Arriving was easy. Photo buddy Ray and I got there about 5 p.m. (gates opened at 3 p.m.), parked in the second parking lot and immediately jumped onto a shuttle. This was easy. I was able to carry my camera bag, tripod, backpack, chair and dinner. We checked in and walked down to the beach, agreeing that getting right near the water was necessary for good photos. I took note, however, that the bathrooms were up at the top and the lake was down, leaving more beach to walk through.

We knew that getting that picture perfect photo wasn’t possible (didn’t keep me from trying) because of the wind blowing that day. So, we took pictures of our surroundings: families, kids playing in the water, anything that amused us. Of course, in the evening, I made the trek up to the bathrooms; I didn’t want to do that in the dark. We also got our lanterns ready for launching.

I think they started the kids games too late, because at dusk, they were still playing them and saying that the official launch would be soon. People being people started coming down to the beach to launch their lanterns before the official launch. Ray and I started shooting, hoping to get whatever we could. Slow shutter speed and a moving target just don’t do well together. It was difficult to get a single shot since the breeze had turned into a wind. Ray suggested I put the camera on “auto,” which I tried, but didn’t necessarily like. We did the best we could and decided to make the trek up the hill to where we could get the shuttle back to our parking lot.

Here’s where the worst began. We got there just as the shuttle left. It was about 45 minutes until it got back (Remember I was carrying my camer bag, backpack, tripod and chair.) with a load of people. I asked one woman where she came from. She said the parking lot. It took them 2 hours to get from the front entrance to the destination. We climbed aboard the bus which took us about 30 minutes to get to the very close parking lot because of cars leaving and taking up both lanes.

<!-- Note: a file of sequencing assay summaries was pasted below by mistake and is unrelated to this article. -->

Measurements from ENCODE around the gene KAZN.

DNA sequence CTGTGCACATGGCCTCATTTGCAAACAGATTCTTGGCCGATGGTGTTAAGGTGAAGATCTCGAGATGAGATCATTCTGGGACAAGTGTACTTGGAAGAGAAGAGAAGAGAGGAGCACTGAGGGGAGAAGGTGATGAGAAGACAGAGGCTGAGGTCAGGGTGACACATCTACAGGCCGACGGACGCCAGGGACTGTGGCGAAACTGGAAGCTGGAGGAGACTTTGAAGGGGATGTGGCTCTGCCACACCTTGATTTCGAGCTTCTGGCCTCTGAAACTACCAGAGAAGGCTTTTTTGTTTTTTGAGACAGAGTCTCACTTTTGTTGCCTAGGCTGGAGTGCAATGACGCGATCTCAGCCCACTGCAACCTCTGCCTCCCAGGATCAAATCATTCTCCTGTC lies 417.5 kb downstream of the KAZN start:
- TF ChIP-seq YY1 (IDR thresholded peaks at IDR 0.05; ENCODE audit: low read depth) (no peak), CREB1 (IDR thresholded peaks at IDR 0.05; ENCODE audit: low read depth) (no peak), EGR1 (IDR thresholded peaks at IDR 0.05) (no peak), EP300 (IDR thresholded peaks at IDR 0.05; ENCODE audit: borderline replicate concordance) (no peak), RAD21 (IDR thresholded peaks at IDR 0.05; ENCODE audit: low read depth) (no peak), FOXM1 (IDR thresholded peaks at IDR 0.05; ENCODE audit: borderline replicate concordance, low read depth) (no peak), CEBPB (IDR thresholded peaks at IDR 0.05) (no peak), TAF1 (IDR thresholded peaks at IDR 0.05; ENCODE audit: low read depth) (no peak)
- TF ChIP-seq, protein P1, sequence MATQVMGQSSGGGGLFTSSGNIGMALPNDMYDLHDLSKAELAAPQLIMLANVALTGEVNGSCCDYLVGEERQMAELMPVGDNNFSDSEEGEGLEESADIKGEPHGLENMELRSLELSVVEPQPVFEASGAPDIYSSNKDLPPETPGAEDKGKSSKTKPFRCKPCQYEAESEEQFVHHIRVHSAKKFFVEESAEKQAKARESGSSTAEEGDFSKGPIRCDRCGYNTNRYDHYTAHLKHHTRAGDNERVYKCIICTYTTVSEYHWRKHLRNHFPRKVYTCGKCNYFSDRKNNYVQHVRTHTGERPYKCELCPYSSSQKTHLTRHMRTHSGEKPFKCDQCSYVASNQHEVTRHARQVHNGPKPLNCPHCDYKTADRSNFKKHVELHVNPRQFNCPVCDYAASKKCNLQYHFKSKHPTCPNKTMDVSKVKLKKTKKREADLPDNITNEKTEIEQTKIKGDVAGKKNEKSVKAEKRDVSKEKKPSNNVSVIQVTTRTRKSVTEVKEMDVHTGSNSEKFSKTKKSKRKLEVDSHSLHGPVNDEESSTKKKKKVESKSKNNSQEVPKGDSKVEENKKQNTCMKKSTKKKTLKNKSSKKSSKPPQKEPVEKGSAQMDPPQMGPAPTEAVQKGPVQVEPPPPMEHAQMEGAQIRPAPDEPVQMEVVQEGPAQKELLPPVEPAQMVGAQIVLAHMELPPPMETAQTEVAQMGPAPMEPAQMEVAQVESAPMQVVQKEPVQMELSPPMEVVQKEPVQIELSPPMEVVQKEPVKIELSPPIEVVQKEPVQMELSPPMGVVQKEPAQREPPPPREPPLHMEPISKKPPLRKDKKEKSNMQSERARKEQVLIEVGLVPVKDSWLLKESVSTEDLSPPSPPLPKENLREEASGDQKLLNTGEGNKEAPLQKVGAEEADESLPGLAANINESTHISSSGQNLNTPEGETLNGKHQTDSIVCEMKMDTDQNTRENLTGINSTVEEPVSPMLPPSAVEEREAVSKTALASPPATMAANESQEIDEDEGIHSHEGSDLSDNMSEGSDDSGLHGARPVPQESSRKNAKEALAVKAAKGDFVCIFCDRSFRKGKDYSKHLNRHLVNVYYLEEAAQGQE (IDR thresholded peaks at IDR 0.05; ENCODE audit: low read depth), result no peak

Once back to our car, another 30 minutes or more (I stopped looking at the time by then.) until we got to the entrance. So, would I go again? I don’t think so. One enjoyment from the evening are our photos!

 

Finishing up: Maple Rock Gardens, part 2

Finishing up is not exactly correct since there is so much to see at Maple Rock Gardens in Newcastle. But, I’ll focus this post on the small touches and sculptures. If you missed the first post on this fantastic place, here’s a summary.

The garden is a private residence associated with High Hand Nursery in Loomis. When you visit, you’ll walk from one themed garden into another. It also has acreage that supplies flowers to the nursery. It’s only open to the public twice a year and is available as an event venue for special occasion parties, like weddings, the rest of the time.

Look back at my last post to view the grounds, and now for the rest!

Trying to beat the heat: Bushnell Gardens, Granite Bay

It seems that every Tuesday is triple digit day! You have to plan to have an outing early in the morning so it’s over by 10 a.m. because even shooting early in the evening, it’s still hot. So, to beat the heat on a recent Tuesday the group chose to invade Bushnell Gardens, a nursery in nearby Granite Bay. We had already visited Green Acres and wanted a different type of nursery.

We got there when it opened, and by 10 a.m., I was feeling the heat. It seems the older you get the less you can handle heat. I’ve started carrying one lens because I want to practice and don’t want to carry anything extra in the heat. I ended bringing my Nikon 18 – 140 mm into the nursery, and I think it did well with close ups, etc. I find that limiting myself to one lens is a great way to enhance my composition knowledge.

So here are some of the images I shot on that very hot morning.

 

 

 

Brightening up the valley: Barn Quilts, Rio Linda, California

What’s a barn quilt? A quilt sewn to hang in a barn? No. They are boards painted to look like quilts and hung outside of barns and houses. When I heard about this from a fellow Camera Totin’ Tuesday member, I was curious. I found that the practice is done across the U.S., and our local quilters have established the Rio Linda, Elverta Quilt Trail Project.